The Paul Scherrer Institute in brief
The Paul Scherrer Institute PSI is the largest research centre for natural and engineering sciences in Switzerland, conducting cutting-edge research in three main fields: matter and materials, energy and environment and human health. PSI develops, builds and operates complex large-scale research facilities. Every year, more than 2200 scientists from Switzerland and around the world come to PSI to use our unique facilities to carry out experiments that are not possible anywhere else.
PSI is committed to the training of future generations. Therefore about one quarter of our staff are apprentices, post-graduates or post-docs. For pupils it offers the school laboratory iLab.
PSI employs 1900 people, with an annual budget of approximately CHF 350 million, and is primarily financed by the Swiss Confederation. PSI is part of the ETH Domain, with the other members being the two Swiss Federal Institutes of Technology, ETH Zurich and EPFL Lausanne, as well as Eawag (Swiss Federal Institute of Aquatic Science and Technology), Empa (Swiss Federal Laboratories for Materials Science & Technology) and WSL (Swiss Federal Institute for Forest, Snow and Landscape Research). The Paul Scherrer Institute is located in the Canton of Aargau, in the municipal areas of Villigen and Würenlingen on both sides of the River Aare.
Main areas of research
Researchers in the area of Matter and Materials
study the internal structure of a wide range of different materials. Results contribute towards a better understanding of processes occurring in nature and provide starting points in the development of new materials for technical applications.
The goal of activities in the Energy and Environment
area is to develop new technologies to facilitate the creation of a sustainable and secure supply of energy, as well as an uncontaminated environment.
In the Health
area, researchers are searching for the causes of illnesses, and exploring potential treatment methods. Their basic research activities also include the clarification of generic processes in living organisms.
Large research facilities
PSI operates large scientific research facilities, such as the SINQ neutron source
, the Swiss Light Source (SLS)
and the SμS muon source
, which offer out-of-the-ordinary insights into the processes taking place in the interior of different substances and materials. These are the only such facilities within Switzerland, and some are the only ones in the world.
PSI provides access to their large research facilities via a User Service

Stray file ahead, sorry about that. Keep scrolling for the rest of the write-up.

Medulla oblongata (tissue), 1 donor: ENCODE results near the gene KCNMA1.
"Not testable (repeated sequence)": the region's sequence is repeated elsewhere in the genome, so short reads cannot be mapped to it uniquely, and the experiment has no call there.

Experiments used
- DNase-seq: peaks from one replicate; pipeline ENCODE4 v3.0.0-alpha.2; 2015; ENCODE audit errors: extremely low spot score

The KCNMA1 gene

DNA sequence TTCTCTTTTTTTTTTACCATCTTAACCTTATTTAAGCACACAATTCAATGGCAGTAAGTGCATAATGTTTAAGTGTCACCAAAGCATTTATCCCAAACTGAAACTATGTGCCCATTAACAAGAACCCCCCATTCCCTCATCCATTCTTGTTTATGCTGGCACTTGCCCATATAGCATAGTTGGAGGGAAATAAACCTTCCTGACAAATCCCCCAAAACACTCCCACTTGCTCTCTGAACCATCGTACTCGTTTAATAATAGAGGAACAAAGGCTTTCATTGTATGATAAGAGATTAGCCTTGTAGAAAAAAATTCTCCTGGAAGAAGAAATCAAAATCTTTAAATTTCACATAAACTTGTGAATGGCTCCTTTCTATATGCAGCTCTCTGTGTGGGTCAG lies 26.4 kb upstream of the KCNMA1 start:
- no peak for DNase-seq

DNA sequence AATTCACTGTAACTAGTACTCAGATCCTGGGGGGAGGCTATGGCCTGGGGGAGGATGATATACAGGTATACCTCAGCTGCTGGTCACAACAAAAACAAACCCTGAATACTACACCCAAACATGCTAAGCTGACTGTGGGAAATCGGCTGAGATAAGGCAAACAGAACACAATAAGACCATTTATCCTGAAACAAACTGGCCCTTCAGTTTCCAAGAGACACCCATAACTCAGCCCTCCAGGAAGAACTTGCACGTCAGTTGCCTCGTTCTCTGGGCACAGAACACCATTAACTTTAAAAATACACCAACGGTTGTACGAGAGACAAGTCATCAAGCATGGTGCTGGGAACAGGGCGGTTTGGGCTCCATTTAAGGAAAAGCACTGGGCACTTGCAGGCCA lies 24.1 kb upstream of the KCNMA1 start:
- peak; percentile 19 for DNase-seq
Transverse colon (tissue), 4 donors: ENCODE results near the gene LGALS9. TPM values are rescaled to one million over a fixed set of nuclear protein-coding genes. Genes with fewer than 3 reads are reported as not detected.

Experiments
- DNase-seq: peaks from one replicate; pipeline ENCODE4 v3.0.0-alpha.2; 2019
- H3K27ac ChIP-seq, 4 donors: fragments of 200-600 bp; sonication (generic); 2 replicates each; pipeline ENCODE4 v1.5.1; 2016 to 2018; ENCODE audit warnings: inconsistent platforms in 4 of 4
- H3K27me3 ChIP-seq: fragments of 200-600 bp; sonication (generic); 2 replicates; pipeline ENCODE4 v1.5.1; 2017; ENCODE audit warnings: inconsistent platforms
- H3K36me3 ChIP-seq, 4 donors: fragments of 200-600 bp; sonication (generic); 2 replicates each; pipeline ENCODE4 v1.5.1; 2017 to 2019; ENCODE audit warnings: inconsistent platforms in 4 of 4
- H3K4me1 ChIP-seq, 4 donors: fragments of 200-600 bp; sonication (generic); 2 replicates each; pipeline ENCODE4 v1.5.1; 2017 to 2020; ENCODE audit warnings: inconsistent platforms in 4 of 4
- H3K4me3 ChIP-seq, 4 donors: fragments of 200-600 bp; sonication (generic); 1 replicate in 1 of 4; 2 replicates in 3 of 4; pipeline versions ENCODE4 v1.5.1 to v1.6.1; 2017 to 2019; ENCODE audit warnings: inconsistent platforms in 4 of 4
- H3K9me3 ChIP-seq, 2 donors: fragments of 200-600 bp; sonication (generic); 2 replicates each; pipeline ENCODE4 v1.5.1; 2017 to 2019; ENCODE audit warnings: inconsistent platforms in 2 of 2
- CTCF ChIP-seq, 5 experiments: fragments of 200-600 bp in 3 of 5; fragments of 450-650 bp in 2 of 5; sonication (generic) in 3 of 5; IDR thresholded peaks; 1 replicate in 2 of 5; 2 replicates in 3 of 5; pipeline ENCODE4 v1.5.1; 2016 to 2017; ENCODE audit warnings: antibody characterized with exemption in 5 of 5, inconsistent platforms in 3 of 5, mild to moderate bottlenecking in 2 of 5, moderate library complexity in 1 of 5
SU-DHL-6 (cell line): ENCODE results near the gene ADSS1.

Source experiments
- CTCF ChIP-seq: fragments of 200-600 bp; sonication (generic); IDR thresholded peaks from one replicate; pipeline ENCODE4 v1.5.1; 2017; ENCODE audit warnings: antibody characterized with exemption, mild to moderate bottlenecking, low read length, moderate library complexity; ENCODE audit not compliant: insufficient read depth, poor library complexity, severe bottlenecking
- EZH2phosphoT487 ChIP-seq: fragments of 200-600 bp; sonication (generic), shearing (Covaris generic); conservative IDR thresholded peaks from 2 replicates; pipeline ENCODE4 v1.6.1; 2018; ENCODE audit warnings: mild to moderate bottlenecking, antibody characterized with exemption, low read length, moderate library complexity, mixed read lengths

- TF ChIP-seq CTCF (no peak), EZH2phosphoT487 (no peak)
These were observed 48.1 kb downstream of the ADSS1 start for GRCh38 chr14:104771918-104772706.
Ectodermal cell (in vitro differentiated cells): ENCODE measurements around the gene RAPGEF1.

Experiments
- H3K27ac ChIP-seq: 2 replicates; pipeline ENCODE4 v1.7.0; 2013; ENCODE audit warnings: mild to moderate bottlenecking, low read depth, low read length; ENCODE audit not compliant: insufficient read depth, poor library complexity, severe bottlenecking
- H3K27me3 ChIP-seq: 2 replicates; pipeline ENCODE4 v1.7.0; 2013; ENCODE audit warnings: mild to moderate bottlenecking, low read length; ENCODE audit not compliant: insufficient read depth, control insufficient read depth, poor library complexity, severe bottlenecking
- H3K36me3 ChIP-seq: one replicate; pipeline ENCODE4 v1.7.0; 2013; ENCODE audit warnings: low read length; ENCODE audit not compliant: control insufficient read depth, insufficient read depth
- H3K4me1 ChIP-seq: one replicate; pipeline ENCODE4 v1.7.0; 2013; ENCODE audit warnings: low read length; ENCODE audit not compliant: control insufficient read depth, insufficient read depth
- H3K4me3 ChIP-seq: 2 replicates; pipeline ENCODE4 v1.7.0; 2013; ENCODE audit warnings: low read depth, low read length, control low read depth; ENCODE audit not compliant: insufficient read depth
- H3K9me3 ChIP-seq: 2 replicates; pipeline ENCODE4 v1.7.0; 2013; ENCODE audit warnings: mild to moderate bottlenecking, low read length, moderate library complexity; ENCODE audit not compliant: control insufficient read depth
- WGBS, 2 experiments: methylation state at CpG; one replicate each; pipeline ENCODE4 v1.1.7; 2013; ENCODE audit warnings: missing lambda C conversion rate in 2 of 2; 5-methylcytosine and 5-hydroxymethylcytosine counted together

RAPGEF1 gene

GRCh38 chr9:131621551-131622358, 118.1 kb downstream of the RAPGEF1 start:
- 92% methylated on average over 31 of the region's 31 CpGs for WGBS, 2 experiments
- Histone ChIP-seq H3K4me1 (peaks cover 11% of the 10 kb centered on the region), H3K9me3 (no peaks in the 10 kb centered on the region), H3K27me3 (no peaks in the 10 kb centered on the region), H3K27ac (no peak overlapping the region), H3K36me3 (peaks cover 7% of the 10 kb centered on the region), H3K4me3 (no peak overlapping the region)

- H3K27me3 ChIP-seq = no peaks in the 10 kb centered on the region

to researchers from universities, other research centres and industry. Since the demand for access normally far exceeds the time available, a committee comprising experts from a number of different countries selects the best applications. Every year, PSI registers more than 5000 visits of scientists from around the world, performing their experiments at approximately 40 measuring stations.
In addition to its research activities, the Institute operates Switzerland's sole facility for the treatment of specific malignant tumours using protons
. This particularly sensitive procedure allows tumours to be destroyed in a targeted manner, leaving the surrounding tissue largely undamaged.
Education and training
As a research institution oriented towards the natural sciences, with a requirement to undertake first-rate research at the highest level, we depend on the availability of an innovative infrastructure and sufficient funding. Ultimately, however, our employees – the brains behind the machines – are our major strength, as PSI's most crucial capital resource is the outstanding competence, experience and motivation of its employees
. We therefore regard education and training as extremely important and we consequently also undertake the training of school children, people in various professions, students and academics.
Treatment for specific cancers at PSI
The PSI User Office is a central PSI installation to serve the users from all the four user laboratories.
The new large-scale facility at the PSI: overview, current issues, construction progress
The visitors' centre of the Paul Scherrer Institute
Experience Science - Explore Research